YAKNEHAZ


YAKNEHAZ
YAKNEHAZ (pseudonym of Isaiah-Nissan Hakohen Goldberg; 1858–1927), Yiddish and Hebrew writer. Born in a village near Minsk, Yaknehaz began, in 1878, writing Yiddish and Hebrew literary essays which aroused great interest. A decade later, sholem aleichem reprinted the most famous of these, A Brif fun Lite keyn Amerike ("Letter from Lithuania to America"), in which, as in hundreds of later tales and sketches, Yaknehaz portrayed the life of the small Jewish town in a simple unsophisticated style. He was popular among the masses for almost half a century. His influence on young abraham reisen was considerable. After the Russian Revolution, he continued to publish in the Soviet Yiddish periodicals. The government of Soviet Belorussia granted him a pension. His collections of stories appeared in Minsk in 1940–41. -BIBLIOGRAPHY: Rejzen, Leksikon, 1 (1926), 1273–75; LNYL, 4 (1961), 271f; Kressel, Leksikon, 1 (1965), 413f. (Shlomo Bickel and Sol Liptzin / Gennady Estraikh (2nd ed.)

Encyclopedia Judaica. 1971.

Look at other dictionaries:

  • YAKNEHAZ — (Heb. יַקְנְהַ״ז), abbreviation composed of the initials of the Hebrew words; יַיִן yayin ( wine ), קִדּוּשׁ kiddush ( sanctification ), נֵר ner ( light ), הַבְדָּלָה havdalah ( separation ), and זְמַן zeman ( time, meaning blessing of the time,… …   Encyclopedia of Judaism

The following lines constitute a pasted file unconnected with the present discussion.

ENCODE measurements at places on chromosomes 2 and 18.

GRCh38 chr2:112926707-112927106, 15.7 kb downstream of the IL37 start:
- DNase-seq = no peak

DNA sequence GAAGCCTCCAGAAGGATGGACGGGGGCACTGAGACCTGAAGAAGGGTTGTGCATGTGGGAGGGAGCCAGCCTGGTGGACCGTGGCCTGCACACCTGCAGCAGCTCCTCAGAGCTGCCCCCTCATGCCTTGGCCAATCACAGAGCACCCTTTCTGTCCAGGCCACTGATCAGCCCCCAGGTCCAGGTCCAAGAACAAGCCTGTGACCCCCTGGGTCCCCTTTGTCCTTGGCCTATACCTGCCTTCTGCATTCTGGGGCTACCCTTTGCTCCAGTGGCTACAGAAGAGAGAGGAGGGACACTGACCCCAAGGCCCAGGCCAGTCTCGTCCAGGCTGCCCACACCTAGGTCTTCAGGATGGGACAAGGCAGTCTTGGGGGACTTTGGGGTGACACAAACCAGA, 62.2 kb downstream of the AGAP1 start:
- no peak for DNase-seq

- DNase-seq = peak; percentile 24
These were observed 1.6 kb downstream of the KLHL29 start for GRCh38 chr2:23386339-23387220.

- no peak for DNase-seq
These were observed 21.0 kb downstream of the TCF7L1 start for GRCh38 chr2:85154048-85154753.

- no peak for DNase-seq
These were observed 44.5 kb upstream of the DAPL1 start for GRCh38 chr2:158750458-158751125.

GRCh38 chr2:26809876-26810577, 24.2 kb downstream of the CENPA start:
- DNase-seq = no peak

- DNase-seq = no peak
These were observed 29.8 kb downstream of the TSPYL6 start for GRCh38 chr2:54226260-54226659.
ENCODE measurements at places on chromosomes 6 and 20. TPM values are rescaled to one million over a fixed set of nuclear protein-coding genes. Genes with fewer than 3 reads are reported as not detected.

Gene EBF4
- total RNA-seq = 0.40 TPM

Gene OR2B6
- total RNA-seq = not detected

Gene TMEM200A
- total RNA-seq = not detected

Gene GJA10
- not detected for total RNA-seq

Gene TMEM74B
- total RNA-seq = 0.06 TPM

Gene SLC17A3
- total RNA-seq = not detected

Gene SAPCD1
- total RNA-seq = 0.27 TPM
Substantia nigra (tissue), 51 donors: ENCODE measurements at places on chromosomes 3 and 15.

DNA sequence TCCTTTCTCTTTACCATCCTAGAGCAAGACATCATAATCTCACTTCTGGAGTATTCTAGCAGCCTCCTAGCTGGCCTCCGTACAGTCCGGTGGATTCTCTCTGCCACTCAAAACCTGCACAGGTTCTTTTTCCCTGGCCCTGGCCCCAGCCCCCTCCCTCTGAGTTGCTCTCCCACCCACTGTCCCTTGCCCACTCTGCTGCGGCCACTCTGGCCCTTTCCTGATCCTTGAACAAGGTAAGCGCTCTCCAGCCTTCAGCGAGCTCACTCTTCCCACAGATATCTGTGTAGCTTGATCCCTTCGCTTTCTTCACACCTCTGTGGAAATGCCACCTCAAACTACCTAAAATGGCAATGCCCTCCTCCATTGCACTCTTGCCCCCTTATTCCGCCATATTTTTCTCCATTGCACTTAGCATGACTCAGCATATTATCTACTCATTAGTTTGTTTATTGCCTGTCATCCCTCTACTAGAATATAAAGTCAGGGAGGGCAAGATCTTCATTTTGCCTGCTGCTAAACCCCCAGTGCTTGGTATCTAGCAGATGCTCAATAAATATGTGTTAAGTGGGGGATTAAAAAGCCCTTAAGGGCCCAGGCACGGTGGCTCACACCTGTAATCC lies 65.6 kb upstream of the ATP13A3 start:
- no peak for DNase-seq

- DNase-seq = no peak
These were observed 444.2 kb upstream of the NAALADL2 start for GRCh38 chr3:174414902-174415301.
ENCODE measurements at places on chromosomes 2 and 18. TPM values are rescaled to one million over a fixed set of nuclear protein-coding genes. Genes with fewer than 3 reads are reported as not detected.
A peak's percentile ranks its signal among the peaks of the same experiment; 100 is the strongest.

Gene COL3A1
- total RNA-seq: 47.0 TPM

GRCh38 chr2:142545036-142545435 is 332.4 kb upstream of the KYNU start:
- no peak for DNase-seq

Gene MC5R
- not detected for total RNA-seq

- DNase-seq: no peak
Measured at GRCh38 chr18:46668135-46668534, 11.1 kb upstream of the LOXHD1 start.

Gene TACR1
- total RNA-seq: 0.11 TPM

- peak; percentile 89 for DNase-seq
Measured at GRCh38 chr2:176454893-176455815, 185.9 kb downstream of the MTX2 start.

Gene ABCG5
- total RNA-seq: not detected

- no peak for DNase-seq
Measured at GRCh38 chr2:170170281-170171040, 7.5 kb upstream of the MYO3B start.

• Yaknehaz (Goldberg, Isaiah N.) — (1858 1927)    Lithuanian and Yiddish author. He was a teacher in Lithuania from 1880, and served as permanent assistant on the Hebrew newspaper Ha Melitz. He wrote stories and sketches for the Hebrew and Yiddish press …   Dictionary of Jewish Biography

  • ABBREVIATIONS — The abbreviation of words originated in antiquity, probably soon after the alphabet developed from ideographic pictures. While originally rare, their use increased with the general growth in the transmission of ideas by writing. They relieved the …   Encyclopedia of Judaism

  • HAVDALAH — (Heb. הַבְדָּלָה; distinction ), blessing recited at the termination of Sabbaths and festivals, in order to emphasize the distinction between the sacred and the ordinary, with regard to the Sabbath (or festival) that is departing and the or  … …   Encyclopedia of Judaism


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